If you own your home and need to humidify multiple rooms, a central home humidifier is likely the right choice for you. Whole house humidifiers, while greater in upfront costs, are more cost-effective in the long run. Plus, they get better performance per dollar than comparable single room humidifiers and can add value to your home as well. But once the decision to get a best whole house humidifier is made, it’s time to choose the type of central humidifying system for your home. There are three whole house humidifier types:
Drum best whole house humidifier
Drum systems are the least expensive among central humidifier systems, but there is more upkeep involved. With these humidifiers, a foam or fabric drum pad is partially submerged in the water reservoir. It rotates within the reservoir via a motor. Air from your heating system enters the reservoir and passes over the wet drum pad, which picks up moisture and carries it throughout your home. Because of the materials and mechanism used, you’ll have to regularly clean your water reservoir and change your belt in order to prevent mildew, mold, bacteria and mineral buildup.
Flow-through best whole house humidifier
Flow-through systems address the problems of a standing water reservoir by using a rectangular foam or aluminum pad. Water drips onto the pad and heated air flows through the pad, picking up moisture along the way. Excess water is drained away. These systems are less susceptible to mold growth, but the pad can get clogged if it isn’t replaced or cleaned regularly. These setups are better for basements with floor drains in order to collect the water run-off.
Spray best warm mist humidifier
The spray best warm mist humidifier is more sophisticated. An electronic mister sprays water vapor directly into the heated air whenever the heating system kicks in. Because of the technology involved, these systems are a bit more expensive. Plus, if you have hard water—such as the water found in most municipal and well water supplies—you won’t be able to hook right into your regular plumbing, since mineral buildup and impurities will clog the mist heads. You may instead need to fill up a reservoir with distilled water. Spray mist home humidifiers work best with oil-fired or gas-fired heating systems.
Aside from the whole house humidifier types, you can also choose whether to include a fan, a humidistat and a bypass gate. Fans are needed if your system is installed on the hot air supply side of your ventilation system. Spray systems also require fans. You can forgo a fan by installing the system on the cold-air return duct. Humidistats are useful as they let you adjust the humidity in your home to your preference in the same way a thermostat adjusts the temperature. The bypass gate is useful because it allows you to disable your best whole house humidifier during the summer months, when you do not need the added humidity.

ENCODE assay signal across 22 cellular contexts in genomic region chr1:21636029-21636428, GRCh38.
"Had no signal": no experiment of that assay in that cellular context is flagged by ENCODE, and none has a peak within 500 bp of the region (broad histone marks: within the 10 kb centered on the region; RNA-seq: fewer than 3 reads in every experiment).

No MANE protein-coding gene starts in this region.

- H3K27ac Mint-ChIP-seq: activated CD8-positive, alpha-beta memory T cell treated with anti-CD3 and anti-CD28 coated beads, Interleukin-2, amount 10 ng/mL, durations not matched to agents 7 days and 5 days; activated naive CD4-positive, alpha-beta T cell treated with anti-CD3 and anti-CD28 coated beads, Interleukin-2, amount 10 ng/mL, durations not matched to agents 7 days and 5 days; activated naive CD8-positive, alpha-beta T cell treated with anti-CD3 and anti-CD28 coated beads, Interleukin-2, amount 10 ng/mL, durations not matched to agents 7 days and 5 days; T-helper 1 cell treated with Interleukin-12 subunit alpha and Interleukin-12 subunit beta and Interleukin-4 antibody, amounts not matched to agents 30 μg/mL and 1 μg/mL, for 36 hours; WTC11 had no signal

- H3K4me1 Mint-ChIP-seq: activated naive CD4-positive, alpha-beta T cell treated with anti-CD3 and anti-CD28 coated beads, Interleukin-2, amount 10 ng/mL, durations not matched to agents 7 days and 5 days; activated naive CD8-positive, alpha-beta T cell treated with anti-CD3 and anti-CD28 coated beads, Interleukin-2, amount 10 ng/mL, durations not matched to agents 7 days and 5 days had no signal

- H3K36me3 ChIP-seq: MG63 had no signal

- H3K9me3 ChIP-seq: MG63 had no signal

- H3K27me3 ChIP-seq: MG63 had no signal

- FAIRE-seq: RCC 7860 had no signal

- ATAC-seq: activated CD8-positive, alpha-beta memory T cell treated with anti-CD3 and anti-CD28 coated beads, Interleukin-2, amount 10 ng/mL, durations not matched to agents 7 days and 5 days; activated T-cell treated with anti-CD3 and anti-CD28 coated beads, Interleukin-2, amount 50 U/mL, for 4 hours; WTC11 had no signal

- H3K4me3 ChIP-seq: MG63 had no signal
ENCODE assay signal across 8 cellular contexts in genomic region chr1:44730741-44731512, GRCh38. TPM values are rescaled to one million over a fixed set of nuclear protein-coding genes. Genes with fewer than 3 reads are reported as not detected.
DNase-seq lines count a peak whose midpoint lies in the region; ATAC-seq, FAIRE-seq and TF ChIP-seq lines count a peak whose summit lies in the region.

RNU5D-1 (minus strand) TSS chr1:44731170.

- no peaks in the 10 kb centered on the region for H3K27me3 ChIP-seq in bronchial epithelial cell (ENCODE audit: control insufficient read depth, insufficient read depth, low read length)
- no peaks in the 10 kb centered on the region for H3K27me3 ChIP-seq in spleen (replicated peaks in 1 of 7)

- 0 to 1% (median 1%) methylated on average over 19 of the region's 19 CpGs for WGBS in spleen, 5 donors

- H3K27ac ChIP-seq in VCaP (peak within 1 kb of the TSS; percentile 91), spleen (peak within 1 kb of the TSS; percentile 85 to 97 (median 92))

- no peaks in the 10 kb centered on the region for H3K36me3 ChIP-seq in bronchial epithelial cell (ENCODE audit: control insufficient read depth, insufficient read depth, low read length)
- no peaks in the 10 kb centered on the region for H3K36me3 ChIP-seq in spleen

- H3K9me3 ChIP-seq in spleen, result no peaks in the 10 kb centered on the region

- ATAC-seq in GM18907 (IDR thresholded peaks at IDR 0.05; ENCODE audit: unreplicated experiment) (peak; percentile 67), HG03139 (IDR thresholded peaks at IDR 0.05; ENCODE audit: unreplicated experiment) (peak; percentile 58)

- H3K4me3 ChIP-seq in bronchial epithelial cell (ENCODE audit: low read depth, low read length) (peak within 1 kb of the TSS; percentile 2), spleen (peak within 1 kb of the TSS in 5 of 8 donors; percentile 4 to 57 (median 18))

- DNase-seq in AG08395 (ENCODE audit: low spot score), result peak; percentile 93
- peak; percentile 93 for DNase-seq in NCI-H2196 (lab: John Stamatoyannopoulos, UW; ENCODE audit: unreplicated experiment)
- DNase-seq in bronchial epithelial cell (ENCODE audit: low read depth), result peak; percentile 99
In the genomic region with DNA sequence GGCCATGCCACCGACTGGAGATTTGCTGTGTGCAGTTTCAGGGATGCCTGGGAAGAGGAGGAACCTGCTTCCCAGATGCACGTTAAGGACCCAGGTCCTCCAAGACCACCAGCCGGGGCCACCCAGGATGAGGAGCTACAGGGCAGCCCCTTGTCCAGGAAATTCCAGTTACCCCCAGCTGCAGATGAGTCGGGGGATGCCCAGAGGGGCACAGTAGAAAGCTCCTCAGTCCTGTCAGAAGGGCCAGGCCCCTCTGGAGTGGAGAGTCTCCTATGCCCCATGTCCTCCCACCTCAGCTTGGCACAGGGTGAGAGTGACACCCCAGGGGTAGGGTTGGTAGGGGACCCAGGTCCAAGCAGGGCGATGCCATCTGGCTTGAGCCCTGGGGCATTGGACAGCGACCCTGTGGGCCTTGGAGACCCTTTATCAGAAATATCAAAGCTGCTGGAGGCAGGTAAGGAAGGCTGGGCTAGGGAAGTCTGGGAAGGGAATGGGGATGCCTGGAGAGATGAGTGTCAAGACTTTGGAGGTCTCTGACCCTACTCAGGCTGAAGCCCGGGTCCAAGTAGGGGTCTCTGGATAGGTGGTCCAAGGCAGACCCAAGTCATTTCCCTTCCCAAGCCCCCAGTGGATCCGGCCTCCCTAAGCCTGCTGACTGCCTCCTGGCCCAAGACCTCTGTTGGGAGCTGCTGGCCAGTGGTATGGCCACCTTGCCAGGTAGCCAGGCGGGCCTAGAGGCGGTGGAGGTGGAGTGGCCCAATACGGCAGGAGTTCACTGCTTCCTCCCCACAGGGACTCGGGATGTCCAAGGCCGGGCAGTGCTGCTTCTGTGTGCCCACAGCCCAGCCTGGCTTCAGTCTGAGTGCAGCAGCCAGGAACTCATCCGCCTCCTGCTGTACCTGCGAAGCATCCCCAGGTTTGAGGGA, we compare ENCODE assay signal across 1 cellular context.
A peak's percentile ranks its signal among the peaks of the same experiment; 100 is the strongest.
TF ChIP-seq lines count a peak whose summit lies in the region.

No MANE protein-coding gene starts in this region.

Choosing a System
Based on your budget, water supply, furnace type and HVAC system, the decision on which type of best whole house humidifier often makes itself. Still, you may want to consult a professional and price out your options before moving forward.
Types of Single Room Home Humidifiers
When shopping for a best whole house humidifier, it can seem like there are only two types of portable (aka tabletop) home humidifiers: cool mist and warm mist. However, the differences between the types and models of home humidifier is far more nuanced and significant than cool vs. warm mist. Read up on the main types of home humidifiers so you know what you’re getting for your money:
Vaporizers and Steam Humidifiers
Most warm mist humidifiers are actually steam or vaporizer humidifiers. These work by simply boiling the water to create steam. The water vapor and device itself can sometimes be hot enough to burn, thus this type of humidifier has declined in popularity lately. However, newer safety features are allowing warm mist humidifiers to make a comeback. The key advantage of a steam humidifier is that the boiling process eliminates much of the potentially harmful bacteria.
A type of cool mist humidifier, impeller humidifiers separate water into a tiny droplets by passing it through a spinning disc. These work much like an atomizer does. Impeller humidifiers are effective at dispersing humid air throughout larger rooms.
Evaporative or wick humidifiers are one of the most popular models. These work by forcing air through a wet medium, such as a filter, pad or grille. The air picks up the moisture and then disperses it throughout the room. Because the air is filtered, this model is much better at removing minerals and other unwanted impurities from the vapor.
Ultrasonic humidifiers use the most recent technology. Similar to an impeller, an ultrasonic humidifier releases cool mist into the air by breaking up water into tiny droplets. This is done through high frequency vibrations pulsed into the water via a metal diaphragm. Unlike an evaporative humidifier, ultrasonic humidifiers do not typically use fans. As such, the noise it emits is often a more constant hum, which is more tolerable to some individuals.
Each type of humidifier has its own particular drawbacks and advantages. As a general rule of thumb, cool mist humidifiers—such as impeller, evaporative and ultrasonic—are safer for households with smaller children. However, it is important to use distilled water or buy a humidifier with a good filter system to prevent the dispersal of harmful bacteria and other microorganisms. For more details on the pros and cons of each type of humidifier system, read through the individual articles on this website.
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